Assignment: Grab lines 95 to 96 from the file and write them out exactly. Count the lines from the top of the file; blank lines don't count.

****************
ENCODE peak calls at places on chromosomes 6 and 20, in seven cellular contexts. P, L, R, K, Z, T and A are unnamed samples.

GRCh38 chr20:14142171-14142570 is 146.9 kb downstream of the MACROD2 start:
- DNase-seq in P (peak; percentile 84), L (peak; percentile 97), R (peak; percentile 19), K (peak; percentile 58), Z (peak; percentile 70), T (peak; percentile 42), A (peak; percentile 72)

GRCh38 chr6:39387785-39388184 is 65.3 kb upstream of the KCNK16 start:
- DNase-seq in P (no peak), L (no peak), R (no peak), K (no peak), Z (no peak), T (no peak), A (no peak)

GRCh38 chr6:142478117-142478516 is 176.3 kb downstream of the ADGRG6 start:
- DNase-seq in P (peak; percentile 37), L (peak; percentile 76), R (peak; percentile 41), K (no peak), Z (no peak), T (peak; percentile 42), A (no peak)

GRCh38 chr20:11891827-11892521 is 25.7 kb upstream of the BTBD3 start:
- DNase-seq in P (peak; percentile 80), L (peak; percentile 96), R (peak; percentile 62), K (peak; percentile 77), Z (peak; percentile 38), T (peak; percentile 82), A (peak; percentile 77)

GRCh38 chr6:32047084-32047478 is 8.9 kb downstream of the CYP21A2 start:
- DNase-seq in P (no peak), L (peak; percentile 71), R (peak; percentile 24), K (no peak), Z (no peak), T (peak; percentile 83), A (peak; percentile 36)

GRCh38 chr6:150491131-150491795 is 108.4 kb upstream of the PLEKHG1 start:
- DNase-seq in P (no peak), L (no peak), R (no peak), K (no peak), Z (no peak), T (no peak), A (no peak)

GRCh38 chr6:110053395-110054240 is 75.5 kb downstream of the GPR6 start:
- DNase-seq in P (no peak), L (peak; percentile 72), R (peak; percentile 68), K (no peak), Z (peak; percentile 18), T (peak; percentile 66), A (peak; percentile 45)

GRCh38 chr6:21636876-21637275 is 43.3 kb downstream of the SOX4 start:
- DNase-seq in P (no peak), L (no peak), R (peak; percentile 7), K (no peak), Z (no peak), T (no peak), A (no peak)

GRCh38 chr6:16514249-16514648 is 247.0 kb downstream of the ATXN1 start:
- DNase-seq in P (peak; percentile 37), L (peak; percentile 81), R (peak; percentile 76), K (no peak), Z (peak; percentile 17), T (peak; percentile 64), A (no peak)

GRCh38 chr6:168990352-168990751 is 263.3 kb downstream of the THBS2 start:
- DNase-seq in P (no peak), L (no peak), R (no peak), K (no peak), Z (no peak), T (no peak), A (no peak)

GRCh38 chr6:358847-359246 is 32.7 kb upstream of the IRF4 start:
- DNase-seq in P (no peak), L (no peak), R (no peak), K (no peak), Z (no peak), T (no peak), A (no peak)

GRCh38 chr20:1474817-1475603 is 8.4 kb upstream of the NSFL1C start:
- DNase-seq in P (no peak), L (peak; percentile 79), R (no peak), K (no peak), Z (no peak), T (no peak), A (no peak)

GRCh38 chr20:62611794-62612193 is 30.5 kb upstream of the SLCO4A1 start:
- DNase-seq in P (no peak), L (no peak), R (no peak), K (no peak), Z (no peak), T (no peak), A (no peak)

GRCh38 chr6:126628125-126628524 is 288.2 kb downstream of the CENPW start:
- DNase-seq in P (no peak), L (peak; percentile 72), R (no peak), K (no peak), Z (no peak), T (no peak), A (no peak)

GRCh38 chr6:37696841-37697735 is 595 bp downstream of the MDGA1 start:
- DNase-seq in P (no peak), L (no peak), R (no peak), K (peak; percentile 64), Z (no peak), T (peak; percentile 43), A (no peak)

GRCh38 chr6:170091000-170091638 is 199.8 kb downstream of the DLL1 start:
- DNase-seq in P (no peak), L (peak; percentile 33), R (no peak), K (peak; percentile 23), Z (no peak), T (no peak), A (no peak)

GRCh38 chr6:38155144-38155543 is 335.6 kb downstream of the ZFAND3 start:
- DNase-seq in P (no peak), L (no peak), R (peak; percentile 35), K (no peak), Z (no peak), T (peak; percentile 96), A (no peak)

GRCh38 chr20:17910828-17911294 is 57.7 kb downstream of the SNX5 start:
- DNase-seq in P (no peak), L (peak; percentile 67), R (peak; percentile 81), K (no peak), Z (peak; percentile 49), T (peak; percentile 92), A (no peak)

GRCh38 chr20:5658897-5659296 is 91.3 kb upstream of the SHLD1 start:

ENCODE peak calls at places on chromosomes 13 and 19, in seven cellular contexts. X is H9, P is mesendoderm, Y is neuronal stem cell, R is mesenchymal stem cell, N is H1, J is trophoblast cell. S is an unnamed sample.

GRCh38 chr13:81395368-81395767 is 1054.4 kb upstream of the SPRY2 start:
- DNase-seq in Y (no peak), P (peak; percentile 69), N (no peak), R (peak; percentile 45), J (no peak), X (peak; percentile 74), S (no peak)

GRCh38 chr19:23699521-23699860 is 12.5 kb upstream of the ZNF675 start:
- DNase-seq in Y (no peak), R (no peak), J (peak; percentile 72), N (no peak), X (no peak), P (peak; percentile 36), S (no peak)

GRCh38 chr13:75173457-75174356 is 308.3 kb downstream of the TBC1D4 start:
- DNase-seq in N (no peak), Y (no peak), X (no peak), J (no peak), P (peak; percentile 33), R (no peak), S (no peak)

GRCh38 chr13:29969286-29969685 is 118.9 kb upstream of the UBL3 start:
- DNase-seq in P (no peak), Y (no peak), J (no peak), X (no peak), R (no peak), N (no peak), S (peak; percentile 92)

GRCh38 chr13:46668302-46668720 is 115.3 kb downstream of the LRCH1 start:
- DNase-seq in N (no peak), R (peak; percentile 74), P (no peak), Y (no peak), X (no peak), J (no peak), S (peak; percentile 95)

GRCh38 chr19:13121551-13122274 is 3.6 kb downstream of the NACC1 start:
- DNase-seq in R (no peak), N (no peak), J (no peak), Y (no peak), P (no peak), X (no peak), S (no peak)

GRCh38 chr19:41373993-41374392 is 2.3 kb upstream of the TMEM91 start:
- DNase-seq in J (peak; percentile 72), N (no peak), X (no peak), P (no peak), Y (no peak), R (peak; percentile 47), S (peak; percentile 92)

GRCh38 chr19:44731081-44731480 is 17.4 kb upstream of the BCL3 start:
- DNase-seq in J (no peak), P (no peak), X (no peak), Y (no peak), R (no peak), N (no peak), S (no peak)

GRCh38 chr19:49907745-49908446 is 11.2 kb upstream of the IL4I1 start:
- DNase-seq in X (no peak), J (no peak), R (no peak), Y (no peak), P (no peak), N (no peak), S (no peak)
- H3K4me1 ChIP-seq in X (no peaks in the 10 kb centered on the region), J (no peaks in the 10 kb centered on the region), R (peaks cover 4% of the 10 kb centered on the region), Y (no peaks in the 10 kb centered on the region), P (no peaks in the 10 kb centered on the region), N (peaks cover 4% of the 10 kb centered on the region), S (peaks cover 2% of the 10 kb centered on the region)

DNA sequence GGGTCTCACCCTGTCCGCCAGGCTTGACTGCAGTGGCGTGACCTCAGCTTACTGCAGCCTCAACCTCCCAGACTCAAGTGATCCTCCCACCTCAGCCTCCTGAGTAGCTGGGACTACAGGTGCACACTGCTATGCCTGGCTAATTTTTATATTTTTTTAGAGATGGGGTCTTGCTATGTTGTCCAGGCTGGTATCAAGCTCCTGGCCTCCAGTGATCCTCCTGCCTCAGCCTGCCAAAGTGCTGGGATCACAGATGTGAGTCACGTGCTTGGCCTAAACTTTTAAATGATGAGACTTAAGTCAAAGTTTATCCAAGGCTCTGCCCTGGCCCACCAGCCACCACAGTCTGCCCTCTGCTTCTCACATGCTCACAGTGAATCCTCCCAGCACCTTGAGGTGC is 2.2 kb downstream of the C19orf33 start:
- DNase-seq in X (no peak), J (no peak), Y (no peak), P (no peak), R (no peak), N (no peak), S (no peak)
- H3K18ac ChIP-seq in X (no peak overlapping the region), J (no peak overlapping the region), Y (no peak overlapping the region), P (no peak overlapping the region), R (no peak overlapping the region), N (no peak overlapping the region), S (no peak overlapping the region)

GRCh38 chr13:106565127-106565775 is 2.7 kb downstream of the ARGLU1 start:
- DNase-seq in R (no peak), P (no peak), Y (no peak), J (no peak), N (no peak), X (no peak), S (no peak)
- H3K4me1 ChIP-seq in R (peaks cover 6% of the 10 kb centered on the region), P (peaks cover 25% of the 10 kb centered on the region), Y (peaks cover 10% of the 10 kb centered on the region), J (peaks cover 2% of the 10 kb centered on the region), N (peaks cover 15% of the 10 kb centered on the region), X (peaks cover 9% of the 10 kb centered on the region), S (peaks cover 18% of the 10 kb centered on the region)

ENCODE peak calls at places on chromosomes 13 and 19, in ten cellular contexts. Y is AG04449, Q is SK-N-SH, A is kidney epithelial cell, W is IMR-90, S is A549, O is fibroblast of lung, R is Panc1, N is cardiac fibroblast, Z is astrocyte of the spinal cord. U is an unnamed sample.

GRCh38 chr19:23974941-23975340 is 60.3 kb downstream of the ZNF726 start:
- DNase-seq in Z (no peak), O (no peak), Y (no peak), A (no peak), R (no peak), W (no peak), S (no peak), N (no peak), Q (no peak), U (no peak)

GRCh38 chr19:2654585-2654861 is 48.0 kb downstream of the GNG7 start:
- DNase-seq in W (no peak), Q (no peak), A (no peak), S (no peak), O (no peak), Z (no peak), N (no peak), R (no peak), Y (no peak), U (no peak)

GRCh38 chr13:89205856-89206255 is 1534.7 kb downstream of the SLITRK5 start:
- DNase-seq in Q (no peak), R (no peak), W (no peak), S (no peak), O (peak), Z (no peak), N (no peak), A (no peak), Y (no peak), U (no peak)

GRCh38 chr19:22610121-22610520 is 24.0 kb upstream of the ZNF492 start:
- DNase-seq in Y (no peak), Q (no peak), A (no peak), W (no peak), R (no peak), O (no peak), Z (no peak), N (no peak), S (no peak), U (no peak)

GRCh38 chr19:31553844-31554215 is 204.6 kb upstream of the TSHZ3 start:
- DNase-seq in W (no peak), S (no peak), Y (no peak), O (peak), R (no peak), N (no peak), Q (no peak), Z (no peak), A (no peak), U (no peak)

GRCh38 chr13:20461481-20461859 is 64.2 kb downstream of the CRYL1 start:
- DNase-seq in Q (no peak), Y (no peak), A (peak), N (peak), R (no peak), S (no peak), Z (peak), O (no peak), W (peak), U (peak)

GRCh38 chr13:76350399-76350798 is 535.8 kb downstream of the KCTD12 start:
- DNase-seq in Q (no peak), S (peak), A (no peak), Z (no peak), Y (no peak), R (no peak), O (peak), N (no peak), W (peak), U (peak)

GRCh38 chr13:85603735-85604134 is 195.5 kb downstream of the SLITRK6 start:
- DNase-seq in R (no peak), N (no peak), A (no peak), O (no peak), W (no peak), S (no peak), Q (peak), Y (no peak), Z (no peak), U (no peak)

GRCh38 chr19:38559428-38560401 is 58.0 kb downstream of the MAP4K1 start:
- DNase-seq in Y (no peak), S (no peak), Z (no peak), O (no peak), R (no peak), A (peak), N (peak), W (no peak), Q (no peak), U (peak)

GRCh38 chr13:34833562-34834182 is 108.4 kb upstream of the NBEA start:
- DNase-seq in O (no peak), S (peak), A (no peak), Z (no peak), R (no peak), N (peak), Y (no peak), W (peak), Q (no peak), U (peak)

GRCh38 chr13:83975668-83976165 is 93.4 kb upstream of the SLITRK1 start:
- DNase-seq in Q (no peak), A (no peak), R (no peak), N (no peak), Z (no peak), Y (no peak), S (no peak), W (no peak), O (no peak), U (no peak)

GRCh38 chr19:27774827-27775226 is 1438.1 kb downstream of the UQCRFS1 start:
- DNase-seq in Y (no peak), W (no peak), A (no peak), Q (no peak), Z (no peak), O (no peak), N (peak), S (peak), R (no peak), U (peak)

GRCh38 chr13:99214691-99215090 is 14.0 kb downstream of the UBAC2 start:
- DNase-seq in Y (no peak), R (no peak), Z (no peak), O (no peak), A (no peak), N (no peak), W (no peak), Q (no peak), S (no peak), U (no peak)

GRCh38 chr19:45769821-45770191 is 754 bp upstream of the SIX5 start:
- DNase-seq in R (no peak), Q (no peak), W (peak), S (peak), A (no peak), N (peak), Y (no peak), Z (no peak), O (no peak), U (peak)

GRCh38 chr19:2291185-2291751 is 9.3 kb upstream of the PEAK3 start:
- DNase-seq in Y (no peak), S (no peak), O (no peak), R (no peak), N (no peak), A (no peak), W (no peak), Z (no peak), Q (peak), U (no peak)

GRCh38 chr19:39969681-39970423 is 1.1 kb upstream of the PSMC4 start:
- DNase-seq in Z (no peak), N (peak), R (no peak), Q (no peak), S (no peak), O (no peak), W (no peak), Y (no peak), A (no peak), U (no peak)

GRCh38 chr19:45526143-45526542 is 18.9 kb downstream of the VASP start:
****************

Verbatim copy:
- DNase-seq in Y (no peak), S (no peak), O (no peak), R (no peak), N (no peak), A (no peak), W (no peak), Z (no peak), Q (peak), U (no peak)

GRCh38 chr19:39969681-39970423 is 1.1 kb upstream of the PSMC4 start: